David Morrell Jr. didn’t need a developmental stage to prepare himself for the contender level.
The former amateur star from Cuba put the super middleweight division on notice following a one-sided unanimous decision win over Brooklyn’s Lennox Allen. Judges Dr. Lou Moret (120-108), Fernando Villareal (119-109) and Steve Morrow (118-110) all scored the bout heavily in favor of Morrell in the Premier Boxing Champions (PBC) on Fox televised opener Saturday evening at Microsoft Theater in Los Angeles, California.
An interim version of the World Boxing Association (WBA) super middleweight title was at stake, putting Morrell in position to challenge for the real title seemingly at any point he so chooses in his promising future.
Morrell—who defected from Cuba to Mexico in 2017 and now resides in Minneapolis—established in the opening round the reason for his advancing to the contender stage in the infancy in his career. The Cuban southpaw was able to get the better of most of the exchanges, twice pinning Allen—a Brooklyn-based Guyanese southpaw—on the ropes where he was able to slam home a left hook.
Morrell didn’t pardon the body, landing with left hands downstairs. Allen was at his most effective when able to double up on his jab, following up with straight lefts. Allen let his hands go in round two, connecting with body shots and left hands upstairs. Morrell was still effective with his right hook but chose to be more economical with his punches after a quick start. Allen enjoyed his best moment of the fight midway through the round, connecting at close quarters with Morrell briefly losing his footing as the two became entangled.
Action picked up in round three, the first time Morrell has been extended that far in his young pro career. The 22-year old super middleweight picked up the pace and continued to land more and at a higher percentage. However, it was Allen who enjoyed the best moment of the round, riding out an uppercut to connect with a right hook.
The round also left Allen with a cut just over his right eyelid, caused by a clash of heads. It didn’t appear to affect his performance, although the brief momentum shift was convincing enough for Morrell to regroup and surge ahead in round. Morrell was able to mix in defense to considerably cut down the number of punches Allen was able to land.
The shift carried over in round five, where Morrell dominated the action at center ring. Allen was thrown off rhythm, getting caught with a right hook and straight lefts upstairs. The trend continued in round six, with Morrell doubling up Allen in landed punches (88 to 43) by the end of the frame.
It wasn’t all clean, however, as frequent headbutts on the inside prompted referee Jerry Cantu to warn both boxers prior to the start of round seven. Morrell continued to be the far busier of the two, mixing in his overhand left while never abandoning his right hook. Allen struggled to reestablish his jab, forced to play defense and reach with his punches which Morrell easily evaded.
The bout never changed course from that point. Allen’s punch output dwindled as Morrell continued to ooze confidence. As the unbeaten contender was piling up rounds, there came the demand from head trainer Sankara Frazier to pick up the pace and close the show.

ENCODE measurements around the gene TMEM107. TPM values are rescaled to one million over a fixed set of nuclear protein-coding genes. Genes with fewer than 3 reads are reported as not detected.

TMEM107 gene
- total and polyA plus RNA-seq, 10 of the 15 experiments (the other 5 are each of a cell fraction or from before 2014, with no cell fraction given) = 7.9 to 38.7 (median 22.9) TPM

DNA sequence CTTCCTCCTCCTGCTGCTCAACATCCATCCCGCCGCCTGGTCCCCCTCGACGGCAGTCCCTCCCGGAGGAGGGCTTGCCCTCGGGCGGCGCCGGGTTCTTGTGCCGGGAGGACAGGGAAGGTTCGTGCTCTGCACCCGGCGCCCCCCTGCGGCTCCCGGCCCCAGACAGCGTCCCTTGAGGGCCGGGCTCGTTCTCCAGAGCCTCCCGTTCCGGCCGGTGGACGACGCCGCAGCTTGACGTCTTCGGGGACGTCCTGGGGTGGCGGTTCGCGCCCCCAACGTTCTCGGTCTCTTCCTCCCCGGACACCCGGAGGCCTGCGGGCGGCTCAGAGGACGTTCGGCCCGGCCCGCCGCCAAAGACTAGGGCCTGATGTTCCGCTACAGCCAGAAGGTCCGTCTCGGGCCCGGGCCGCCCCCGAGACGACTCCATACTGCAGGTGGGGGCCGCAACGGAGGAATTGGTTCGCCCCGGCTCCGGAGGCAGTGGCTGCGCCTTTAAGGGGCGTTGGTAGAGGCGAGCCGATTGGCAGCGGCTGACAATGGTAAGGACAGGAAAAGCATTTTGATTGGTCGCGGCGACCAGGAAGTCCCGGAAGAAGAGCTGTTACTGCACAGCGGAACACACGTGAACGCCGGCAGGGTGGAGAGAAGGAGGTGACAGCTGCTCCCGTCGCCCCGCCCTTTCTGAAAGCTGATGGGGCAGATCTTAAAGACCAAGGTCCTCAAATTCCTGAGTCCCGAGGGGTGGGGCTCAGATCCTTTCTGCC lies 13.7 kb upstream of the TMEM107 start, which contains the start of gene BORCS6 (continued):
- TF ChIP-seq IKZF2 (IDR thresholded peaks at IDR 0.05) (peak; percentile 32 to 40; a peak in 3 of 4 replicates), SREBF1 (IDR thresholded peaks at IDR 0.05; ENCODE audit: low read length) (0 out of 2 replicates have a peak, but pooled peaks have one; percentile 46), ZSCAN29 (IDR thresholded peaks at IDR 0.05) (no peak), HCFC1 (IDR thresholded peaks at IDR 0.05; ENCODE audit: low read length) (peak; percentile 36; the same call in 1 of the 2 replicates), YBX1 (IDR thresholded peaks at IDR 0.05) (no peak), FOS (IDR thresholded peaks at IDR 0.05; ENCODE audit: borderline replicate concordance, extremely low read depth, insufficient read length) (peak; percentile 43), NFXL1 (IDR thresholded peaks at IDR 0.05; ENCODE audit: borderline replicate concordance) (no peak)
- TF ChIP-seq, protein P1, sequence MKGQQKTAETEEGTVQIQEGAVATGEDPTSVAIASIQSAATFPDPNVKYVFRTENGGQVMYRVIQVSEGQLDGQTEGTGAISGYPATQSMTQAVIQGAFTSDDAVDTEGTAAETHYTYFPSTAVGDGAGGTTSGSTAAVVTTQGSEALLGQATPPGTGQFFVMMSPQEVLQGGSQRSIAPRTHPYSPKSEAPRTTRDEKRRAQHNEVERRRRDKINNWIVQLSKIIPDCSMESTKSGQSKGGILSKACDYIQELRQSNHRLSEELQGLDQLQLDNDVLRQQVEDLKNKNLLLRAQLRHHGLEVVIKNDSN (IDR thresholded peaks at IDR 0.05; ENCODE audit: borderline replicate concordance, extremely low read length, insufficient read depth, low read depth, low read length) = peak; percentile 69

Morrell went for it in round ten, rocking Allen with a right hook and continuing to score with straight lefts. Allen did his best to guard against the incoming, showing heart in taking the shots and remaining upright but also unable to position himself to land the type of punch that would change the tide.
At least not until the championship rounds.
Allen temporarily quieted Morrell, who opened round 11 by shuffling his feet but was forced to compose himself after taking a clean shot upstairs. It was Allen’s best punch since round three but also reduced to a singular moment. Morrell resumed control, landing in combination and driving Allen to the ropes toward the end of the frame.
Morrell landed more than 200 punches on the night, though the only time he was able to take Allen off his feet was literally lifting him up early in round 12. An exchange left the two briefly tangled, prompting Morrell to drape Allen over his shoulder and hoist him in the air. Allen was able to connect with a couple of clean shots upstairs once action resumed, but the fight ending with Morrell landing the more telling blows and putting an exclamation point on a near-complete performance.
The lopsided loss leaves Allen with a record of 22-1-1 (14KOs), suffering his first defeat in a pro career marred by inactivity.
Morrell advances to 3-0 (2KOs) with the win, earning an interim version of a super middleweight title whose true claimant is England’s Callum Smith. With more performances like this one, there’s no reason to suggest that Morrell isn’t well on his way to one day joining the division’s elite level.
The bout served in supporting capacity to a scheduled 12-round welterweight bout between Minneapolis’ Jamal James (26-1, 12KOs) and Puerto Rico’s Thomas Dulorme (25-3-1, 16KOs). Morrell and James both train together at Circle of Discipline Gym in Minneapolis.
Jake Donovan is a senior writer for BoxingScene.com. Twitter: @JakeNDaBox